Tennis: Rusedski turns on the power

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The Independent Online
GREG RUSEDSKI breezed past the German Axel Pretzsch yesterday to join Tim Henman in the second round of the Swiss Indoor Championships in Basle. Rusedski, ranked No 14 in the world and the seventh seed, defeated Pretzsch 6-2, 6-2 and now plays another German qualifier, David Prinosil.

"I like it here. I have a record of nine wins and only one loss," Rusedski said. "But it's one of the most spectacular draws there's been here in a long time with Sampras, Agassi and Rafter."

Rusedski needed only 52 minutes to beat Pretzsch, and in one game produced three consecutive aces. "I was really pleased with the way I played," said Rusedski."Everything is coming together nicely."

Henman, the sixth seed, beat Australian Jason Stoltenberg in three sets in his opening match on Tuesday and now faces the Moroccan Hicham Arazi.

David Lloyd, Britain's Davis Cup captain, is astounded that his team are not among the eight seeded nations in the World Group next year.

The draw for the first round is to be made in London today, and though Britain have Henman and Rusedski in the world's top 14, they have been ignored for a seeding place.

"Not to seed us is the most incredible decision I have ever heard," Lloyd said. "I cannot see how it is possible because it does not make sense. It puts us in a very serious position because it means we have to be drawn against one of the seeds. We could play Spain away and we could be the two best nations in the competition."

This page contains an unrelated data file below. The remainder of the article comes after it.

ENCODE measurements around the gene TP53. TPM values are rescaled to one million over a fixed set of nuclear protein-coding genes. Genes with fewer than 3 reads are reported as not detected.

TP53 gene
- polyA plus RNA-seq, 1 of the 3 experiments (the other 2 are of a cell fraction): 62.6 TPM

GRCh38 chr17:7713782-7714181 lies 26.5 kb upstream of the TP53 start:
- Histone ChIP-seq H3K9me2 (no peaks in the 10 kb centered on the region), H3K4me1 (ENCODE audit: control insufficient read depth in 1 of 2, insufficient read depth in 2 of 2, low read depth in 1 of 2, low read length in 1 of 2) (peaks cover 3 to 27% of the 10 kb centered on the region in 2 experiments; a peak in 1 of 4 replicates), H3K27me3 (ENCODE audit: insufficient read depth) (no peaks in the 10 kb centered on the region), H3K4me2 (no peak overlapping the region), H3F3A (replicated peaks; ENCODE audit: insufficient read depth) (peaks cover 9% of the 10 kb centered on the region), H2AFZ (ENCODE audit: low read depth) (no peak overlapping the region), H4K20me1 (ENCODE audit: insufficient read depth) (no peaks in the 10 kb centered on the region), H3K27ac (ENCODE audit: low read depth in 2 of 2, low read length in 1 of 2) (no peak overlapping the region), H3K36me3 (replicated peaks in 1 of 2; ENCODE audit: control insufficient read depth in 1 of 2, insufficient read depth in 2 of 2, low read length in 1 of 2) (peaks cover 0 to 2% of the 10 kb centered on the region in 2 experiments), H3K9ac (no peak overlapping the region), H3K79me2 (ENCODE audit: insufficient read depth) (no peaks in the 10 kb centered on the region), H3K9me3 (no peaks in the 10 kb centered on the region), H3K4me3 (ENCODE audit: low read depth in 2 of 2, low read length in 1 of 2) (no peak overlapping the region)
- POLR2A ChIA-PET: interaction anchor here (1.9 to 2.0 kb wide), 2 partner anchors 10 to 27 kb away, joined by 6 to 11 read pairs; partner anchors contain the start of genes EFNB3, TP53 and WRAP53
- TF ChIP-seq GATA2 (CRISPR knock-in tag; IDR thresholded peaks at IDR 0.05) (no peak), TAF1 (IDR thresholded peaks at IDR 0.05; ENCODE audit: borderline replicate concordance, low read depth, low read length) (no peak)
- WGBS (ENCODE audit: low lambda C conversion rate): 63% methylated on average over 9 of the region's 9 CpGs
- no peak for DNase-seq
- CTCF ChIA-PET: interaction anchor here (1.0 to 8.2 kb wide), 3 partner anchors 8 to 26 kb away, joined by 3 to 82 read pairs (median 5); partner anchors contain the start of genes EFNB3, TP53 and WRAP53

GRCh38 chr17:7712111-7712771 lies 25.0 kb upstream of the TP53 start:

The seeded countries are Italy, Sweden, Spain, United States, Australia, France, the Czech Republic and Germany - Britain would only have home advantage if they played the United States, France or Germany. Countries play home or away depending on where they last played their opponents since 1970, and Britain would have to visit Italy, Spain, Australia and the Czech Republic. If they draw Sweden, the venue will be drawn by lot.

Only the United States, Australia, Spain and the non-seeded Netherlands have two players with a combined singles ranking higher than Britain, so Lloyd believes we should be seeded no lower than fifth.

The International Tennis Federation say that the seeding criteria is based on the performance of the countries in the World Group in recent years, the rankings of players both in singles and doubles and their performances on different surfaces.

Lloyd said: "We have not been in the World Group for six years, so how can they rate our performances? We have two very highly ranked players in Tim and Greg in singles, and don't forget that Neil Broad is very highly ranked in doubles."

Lloyd also dismisses suggestions that Britain were not seeded because they would be in trouble if either Henman or Rusedski were injured. "Countries don't always have their best teams," he said. "For example, Pete Sampras and Andre Agassi didn't play for America in their last Davis Cup match."

Steffi Graf, who underwent surgery on a hand three weeks ago, is to return at next month's WTA Philadelphia tournament.